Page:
Coming against this disapproving development, what becomes of our democracy that is hinged on the rule of law and how is the world watching Nigeria and the President Buhari-led APC government if government actions are not done within the ambits of the law? If not a misnomer why will this government continue to keep hostage, IPOB leader Nnamdi Kanu among others after several bails awarded by the courts? Just what kind of law is practised in Nigeria? Is it different from well-known jurisprudence; common law of natural justice? Is Nigeria not a democracy built upon the rule of law? If the answers are in the affirmative, then, time is it for President Buhari to direct the immediate release of several Nigerians who in spite of bails awarded them are quietly locked up in various government detention facilities.
Expectedly this is the way to go even as an international court of law, the sub-regional ECOWAS court has given fillip to why government’s impunity is an aberration. Interestingly the sub-regional, ECOWAS court made a declaratory order recently for the immediate release of retired Colonel Dasuki. This is a welcome development which the Buhari’s government must obey and key into if it wants the international community to respect Nigeria and see her as practising true democracy hinged on the rule of law.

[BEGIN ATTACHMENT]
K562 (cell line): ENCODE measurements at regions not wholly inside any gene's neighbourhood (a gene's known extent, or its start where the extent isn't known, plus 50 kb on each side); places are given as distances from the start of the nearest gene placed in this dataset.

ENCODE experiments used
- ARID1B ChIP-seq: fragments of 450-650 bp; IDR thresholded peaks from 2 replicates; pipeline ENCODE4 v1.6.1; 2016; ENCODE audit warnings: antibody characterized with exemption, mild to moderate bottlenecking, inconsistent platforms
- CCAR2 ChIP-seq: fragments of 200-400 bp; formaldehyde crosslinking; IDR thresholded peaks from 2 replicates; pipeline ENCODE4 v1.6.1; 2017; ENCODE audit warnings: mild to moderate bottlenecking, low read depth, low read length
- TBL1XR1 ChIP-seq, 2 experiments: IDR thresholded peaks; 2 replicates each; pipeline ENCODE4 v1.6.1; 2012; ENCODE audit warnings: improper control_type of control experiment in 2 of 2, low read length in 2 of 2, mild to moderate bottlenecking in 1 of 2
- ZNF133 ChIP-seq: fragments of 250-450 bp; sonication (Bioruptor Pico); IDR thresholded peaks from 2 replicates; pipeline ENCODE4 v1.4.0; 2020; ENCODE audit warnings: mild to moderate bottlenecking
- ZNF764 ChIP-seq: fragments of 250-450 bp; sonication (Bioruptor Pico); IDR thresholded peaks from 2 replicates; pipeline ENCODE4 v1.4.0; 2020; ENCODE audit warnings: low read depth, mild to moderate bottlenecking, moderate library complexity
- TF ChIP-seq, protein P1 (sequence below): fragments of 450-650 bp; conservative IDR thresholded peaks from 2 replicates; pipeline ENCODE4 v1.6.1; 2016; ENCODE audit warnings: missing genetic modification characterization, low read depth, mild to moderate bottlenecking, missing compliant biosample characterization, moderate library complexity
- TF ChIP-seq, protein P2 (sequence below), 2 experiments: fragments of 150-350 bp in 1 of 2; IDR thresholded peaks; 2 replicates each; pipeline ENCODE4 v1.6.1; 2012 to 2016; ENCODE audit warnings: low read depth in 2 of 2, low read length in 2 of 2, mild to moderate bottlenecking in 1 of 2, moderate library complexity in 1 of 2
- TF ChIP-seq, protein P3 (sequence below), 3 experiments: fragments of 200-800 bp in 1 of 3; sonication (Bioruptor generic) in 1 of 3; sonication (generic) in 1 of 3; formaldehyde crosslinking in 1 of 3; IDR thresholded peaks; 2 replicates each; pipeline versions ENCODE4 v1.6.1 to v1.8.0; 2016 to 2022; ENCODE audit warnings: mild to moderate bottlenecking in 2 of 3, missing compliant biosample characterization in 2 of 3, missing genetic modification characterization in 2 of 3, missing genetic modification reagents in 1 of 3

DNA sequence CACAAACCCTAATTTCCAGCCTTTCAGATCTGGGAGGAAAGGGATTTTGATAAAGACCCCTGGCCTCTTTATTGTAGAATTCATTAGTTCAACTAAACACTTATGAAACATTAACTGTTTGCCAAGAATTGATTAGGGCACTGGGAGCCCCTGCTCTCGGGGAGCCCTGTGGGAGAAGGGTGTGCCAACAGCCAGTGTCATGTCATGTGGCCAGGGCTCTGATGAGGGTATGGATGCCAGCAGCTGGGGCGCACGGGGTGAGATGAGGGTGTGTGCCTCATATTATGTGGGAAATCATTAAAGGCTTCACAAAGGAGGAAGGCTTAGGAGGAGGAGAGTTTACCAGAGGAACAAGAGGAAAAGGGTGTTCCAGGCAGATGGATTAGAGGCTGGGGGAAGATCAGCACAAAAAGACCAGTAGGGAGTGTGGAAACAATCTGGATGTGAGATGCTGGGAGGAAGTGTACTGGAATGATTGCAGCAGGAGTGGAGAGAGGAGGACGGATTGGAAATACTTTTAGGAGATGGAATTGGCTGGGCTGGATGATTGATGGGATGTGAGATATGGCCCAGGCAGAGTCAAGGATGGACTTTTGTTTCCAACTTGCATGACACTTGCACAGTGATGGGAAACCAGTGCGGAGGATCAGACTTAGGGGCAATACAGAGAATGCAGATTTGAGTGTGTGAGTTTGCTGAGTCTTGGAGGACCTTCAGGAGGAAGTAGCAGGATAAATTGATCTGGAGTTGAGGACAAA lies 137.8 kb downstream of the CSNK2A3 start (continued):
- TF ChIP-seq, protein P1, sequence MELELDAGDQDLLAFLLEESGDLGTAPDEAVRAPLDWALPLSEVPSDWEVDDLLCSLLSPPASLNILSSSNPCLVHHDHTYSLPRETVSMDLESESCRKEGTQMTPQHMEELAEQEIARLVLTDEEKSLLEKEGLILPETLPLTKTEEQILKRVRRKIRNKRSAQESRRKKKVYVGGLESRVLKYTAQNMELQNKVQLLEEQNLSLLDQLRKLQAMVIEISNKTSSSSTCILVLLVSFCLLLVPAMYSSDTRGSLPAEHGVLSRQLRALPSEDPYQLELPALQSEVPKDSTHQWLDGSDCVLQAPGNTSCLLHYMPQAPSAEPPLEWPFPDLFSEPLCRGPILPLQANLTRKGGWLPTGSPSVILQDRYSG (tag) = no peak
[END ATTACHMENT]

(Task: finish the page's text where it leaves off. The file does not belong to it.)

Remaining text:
Delivering judgment of late, the regional court held that the detention of Dasuki since December 2015 by the federal government violated both national and international laws on the rights of persons and citizens to freedom of liberty. In the verdict, Justice Friday Chijioke, of the ECOWAS court, who also awarded N15million fine against the country as compensatory damages to the former NSA, for deprivation of his freedom to liberty and dispossession of his properties, dismissed the allegations of unlawful possession of firearms and economic crimes used by the federal government to justify the detention of Dasuki. Instructively, Justice Chijioke added that even if Dasuki committed a crime, the law must be observed in his trial, especially as it was an established fact that the applicant was put on trial in three different Nigerian courts and granted bail by the courts.
According to the trial judge, the Nigerian government took laws into its hands and made mockery of the rule of law by arresting him without warrant of arrest or warrant of detention when he had legally been granted bail by appropriate courts.
The courts in this era must ensure justice at all times and not bend to executive blackmail, intimidation, impunity and recklessness: they must stand for equity, honesty at all times, no matter whose ox is gored. Thus, for the umpteenth time, we charge this government to turn a new leaf and purge herself of perceived impunity because not only will impunity deprive Nigeria of international investors at this critical time of economic recession, we may be isolated and termed a despot nation with its attendant adverse consequences.